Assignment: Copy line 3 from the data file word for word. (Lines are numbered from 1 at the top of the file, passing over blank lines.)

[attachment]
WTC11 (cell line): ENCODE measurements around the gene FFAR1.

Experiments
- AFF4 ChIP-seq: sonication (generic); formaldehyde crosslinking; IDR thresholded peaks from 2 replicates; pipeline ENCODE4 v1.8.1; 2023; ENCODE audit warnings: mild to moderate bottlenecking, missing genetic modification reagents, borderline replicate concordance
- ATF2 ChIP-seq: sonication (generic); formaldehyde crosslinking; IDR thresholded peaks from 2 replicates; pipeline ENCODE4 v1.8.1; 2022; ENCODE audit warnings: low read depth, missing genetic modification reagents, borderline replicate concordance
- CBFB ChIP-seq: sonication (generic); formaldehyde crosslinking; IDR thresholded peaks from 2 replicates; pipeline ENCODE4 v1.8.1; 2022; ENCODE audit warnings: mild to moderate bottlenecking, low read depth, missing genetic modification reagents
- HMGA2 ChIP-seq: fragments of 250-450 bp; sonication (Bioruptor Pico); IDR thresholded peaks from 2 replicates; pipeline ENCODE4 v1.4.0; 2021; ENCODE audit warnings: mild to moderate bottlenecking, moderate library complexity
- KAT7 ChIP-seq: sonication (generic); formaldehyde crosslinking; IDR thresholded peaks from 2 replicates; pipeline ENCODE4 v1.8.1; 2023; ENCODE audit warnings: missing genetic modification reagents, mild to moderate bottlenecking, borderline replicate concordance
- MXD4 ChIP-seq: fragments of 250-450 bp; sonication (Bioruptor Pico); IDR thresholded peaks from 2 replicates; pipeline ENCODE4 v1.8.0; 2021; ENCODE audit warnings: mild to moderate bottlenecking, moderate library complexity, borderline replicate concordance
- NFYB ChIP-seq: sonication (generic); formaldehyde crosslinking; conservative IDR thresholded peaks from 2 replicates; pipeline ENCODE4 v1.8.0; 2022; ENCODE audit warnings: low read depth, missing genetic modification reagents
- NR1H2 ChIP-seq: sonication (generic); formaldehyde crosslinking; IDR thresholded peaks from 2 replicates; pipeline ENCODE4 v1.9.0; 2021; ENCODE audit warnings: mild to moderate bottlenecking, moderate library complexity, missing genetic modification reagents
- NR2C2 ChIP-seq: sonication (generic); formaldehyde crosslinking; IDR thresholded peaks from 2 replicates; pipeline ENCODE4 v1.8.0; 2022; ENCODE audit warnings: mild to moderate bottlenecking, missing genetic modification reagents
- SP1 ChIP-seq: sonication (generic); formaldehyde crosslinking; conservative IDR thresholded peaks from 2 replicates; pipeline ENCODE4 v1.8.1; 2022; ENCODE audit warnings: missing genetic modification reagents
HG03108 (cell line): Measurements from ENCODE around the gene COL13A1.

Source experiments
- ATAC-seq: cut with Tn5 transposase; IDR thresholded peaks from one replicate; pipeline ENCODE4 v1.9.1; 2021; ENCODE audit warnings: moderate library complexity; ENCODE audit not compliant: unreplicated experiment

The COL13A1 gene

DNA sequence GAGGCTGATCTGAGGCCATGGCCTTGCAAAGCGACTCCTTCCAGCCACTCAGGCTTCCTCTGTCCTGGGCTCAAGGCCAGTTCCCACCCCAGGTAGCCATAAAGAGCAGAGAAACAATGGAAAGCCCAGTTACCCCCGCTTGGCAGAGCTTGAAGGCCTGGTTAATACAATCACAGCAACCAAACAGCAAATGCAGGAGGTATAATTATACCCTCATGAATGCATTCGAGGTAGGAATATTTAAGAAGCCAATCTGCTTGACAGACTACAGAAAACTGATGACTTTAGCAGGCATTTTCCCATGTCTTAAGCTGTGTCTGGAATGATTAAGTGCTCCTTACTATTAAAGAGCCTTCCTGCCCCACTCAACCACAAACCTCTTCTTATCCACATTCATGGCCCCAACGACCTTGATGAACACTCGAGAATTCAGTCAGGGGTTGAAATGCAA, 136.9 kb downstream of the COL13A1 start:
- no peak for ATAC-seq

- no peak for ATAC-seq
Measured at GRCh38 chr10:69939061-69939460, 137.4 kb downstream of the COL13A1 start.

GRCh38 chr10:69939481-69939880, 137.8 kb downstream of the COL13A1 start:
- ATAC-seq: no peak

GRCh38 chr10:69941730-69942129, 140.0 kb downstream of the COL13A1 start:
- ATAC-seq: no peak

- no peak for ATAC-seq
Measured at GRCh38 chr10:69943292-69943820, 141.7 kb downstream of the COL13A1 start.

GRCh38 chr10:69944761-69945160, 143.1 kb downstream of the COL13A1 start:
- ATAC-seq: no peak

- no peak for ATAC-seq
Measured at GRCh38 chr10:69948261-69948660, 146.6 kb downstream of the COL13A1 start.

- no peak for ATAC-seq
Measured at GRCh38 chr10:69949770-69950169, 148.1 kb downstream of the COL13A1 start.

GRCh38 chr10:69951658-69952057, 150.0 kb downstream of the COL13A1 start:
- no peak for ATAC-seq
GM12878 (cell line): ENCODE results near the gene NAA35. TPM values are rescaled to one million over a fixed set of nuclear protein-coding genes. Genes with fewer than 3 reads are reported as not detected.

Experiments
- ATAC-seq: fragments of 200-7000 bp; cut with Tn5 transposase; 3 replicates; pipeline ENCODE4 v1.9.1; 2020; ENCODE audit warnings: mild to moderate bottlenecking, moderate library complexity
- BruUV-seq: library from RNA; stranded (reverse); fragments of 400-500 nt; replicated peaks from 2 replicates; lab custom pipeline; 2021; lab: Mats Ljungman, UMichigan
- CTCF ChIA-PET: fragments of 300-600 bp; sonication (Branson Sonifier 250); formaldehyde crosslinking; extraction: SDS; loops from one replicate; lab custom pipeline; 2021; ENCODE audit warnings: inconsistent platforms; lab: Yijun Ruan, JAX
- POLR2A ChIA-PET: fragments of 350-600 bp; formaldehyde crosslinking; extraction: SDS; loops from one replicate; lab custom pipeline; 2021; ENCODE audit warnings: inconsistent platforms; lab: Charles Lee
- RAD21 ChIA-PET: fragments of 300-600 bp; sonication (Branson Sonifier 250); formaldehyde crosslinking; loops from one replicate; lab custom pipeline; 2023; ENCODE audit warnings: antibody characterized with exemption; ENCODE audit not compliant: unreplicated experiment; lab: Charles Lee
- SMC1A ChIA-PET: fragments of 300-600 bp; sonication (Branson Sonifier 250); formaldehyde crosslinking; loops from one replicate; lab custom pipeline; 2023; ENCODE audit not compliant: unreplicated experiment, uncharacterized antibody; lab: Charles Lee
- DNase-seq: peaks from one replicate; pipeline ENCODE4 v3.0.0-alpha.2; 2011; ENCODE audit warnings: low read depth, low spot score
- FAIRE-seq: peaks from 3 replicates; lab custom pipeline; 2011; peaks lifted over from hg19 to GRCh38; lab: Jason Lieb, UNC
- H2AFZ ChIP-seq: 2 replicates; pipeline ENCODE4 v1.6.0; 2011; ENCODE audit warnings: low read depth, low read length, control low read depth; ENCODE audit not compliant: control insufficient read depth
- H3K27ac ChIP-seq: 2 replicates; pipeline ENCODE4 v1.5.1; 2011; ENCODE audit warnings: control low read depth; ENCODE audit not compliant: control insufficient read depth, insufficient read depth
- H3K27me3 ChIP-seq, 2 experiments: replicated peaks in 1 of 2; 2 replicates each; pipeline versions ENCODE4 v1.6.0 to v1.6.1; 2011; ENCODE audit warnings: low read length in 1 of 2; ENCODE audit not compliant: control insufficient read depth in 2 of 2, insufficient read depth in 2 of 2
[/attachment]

- AFF4 ChIP-seq: sonication (generic); formaldehyde crosslinking; IDR thresholded peaks from 2 replicates; pipeline ENCODE4 v1.8.1; 2023; ENCODE audit warnings: mild to moderate bottlenecking, missing genetic modification reagents, borderline replicate concordance